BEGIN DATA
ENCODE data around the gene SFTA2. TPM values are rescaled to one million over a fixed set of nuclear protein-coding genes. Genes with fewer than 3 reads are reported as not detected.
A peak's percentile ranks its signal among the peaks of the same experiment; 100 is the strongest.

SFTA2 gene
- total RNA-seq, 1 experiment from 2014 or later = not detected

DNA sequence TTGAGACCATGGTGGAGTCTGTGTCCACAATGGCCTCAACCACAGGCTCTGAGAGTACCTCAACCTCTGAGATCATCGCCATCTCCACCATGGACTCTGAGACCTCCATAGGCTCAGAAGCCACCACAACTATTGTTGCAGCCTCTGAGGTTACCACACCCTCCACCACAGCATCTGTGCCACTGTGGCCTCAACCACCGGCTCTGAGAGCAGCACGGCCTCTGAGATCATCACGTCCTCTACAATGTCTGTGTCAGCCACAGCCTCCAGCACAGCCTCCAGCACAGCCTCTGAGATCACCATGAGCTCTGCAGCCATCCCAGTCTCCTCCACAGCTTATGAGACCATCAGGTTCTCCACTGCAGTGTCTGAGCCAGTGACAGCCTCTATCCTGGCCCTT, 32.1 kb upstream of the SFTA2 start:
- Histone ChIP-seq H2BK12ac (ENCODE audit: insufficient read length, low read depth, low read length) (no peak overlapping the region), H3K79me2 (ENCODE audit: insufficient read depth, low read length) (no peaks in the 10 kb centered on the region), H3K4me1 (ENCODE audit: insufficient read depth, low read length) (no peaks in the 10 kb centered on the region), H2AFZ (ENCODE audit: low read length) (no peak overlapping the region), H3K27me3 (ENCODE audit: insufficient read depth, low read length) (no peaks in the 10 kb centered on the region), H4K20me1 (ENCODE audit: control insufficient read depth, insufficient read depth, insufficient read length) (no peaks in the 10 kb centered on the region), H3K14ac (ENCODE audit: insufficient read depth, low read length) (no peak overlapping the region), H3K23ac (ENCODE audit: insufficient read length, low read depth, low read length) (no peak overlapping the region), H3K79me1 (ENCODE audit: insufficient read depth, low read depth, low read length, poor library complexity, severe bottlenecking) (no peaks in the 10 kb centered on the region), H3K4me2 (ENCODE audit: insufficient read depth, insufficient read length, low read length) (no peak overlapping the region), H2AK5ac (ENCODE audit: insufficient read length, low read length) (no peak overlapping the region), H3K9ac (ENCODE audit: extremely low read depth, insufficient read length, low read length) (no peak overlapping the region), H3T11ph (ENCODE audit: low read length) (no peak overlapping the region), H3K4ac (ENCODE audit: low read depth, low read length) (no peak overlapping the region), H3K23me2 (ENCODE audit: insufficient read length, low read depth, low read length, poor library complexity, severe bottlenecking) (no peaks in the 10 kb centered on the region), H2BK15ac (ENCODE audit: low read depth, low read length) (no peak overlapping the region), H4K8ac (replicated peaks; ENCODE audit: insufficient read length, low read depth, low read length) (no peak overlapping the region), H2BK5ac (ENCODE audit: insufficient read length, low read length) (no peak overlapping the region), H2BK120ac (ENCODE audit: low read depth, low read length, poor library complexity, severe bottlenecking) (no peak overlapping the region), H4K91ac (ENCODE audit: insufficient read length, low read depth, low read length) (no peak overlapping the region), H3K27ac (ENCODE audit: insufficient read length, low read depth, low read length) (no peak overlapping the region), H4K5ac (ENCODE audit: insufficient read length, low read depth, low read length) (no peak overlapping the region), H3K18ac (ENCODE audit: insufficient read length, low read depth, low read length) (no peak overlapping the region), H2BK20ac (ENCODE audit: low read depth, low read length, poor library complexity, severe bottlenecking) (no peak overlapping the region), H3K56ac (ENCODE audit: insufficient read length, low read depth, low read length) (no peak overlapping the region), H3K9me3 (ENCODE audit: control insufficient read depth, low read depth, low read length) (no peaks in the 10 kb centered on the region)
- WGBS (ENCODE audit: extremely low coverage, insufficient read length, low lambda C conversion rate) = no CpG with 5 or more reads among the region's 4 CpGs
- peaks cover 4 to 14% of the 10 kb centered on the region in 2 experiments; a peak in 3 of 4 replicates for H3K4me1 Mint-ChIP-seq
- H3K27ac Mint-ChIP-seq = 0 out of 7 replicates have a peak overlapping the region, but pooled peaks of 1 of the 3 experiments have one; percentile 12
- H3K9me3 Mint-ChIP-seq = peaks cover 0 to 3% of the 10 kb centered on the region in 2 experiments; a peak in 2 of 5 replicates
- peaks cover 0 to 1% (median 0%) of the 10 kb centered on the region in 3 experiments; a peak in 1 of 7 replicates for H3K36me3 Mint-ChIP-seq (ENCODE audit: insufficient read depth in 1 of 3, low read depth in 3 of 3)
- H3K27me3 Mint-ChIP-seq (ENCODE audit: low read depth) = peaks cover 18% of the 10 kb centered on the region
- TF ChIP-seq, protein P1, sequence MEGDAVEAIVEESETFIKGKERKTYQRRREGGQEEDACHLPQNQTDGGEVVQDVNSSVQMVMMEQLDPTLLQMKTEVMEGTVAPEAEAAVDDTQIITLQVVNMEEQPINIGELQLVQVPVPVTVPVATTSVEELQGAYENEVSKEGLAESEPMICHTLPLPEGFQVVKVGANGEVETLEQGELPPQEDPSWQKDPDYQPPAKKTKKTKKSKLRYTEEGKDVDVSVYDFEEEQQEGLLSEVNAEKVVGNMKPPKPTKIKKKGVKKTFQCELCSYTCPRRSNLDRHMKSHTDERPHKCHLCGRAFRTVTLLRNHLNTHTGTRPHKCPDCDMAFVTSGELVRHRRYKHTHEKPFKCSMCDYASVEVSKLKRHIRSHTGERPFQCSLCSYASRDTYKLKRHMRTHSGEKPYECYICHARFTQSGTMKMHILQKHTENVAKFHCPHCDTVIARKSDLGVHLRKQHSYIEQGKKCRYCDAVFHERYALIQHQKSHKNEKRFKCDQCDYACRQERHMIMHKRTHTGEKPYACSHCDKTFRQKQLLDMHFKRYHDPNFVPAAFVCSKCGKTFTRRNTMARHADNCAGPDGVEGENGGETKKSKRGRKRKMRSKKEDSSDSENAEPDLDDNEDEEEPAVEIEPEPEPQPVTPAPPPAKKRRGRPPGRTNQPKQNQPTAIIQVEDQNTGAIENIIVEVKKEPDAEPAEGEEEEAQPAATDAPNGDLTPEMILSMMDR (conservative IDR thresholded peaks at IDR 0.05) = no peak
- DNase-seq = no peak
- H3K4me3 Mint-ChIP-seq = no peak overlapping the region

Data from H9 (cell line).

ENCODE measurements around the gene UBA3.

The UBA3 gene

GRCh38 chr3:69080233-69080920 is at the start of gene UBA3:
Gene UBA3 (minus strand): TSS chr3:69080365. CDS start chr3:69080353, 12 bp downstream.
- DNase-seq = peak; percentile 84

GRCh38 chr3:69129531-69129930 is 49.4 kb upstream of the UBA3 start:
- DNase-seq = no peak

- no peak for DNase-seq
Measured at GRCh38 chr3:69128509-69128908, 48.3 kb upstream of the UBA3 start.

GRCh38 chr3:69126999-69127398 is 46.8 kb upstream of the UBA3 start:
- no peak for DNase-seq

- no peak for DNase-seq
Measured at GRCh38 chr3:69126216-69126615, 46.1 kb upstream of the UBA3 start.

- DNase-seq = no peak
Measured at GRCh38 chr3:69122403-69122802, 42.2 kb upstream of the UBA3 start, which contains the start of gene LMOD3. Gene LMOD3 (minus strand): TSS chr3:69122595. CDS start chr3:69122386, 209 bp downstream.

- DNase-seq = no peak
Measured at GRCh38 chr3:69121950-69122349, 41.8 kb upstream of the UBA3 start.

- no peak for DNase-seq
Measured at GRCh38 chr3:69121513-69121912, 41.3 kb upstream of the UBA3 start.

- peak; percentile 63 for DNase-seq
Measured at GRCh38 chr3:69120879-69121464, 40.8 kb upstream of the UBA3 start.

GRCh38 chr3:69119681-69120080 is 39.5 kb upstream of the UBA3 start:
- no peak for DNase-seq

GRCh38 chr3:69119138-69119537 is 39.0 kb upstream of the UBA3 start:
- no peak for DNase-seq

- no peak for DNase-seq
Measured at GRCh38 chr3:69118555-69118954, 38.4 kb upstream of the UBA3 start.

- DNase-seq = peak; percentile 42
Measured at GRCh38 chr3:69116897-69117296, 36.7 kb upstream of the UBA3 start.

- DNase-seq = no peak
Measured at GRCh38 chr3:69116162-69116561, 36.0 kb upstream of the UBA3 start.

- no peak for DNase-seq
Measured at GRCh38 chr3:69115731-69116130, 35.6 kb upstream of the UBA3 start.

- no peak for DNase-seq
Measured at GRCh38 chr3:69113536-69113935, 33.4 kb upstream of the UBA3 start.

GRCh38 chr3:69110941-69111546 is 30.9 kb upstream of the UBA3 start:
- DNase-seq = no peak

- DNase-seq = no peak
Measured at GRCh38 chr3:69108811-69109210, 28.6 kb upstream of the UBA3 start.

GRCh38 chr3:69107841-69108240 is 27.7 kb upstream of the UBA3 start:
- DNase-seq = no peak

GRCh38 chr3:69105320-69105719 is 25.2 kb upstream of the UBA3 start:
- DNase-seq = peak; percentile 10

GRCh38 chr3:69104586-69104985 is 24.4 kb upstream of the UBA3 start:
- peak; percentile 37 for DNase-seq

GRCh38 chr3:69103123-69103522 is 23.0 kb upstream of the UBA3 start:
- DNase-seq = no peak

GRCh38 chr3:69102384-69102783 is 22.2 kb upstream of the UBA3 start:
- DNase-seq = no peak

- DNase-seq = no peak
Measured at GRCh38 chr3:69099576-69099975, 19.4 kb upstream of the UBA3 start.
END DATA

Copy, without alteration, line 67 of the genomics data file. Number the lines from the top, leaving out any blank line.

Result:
Measured at GRCh38 chr3:69099576-69099975, 19.4 kb upstream of the UBA3 start.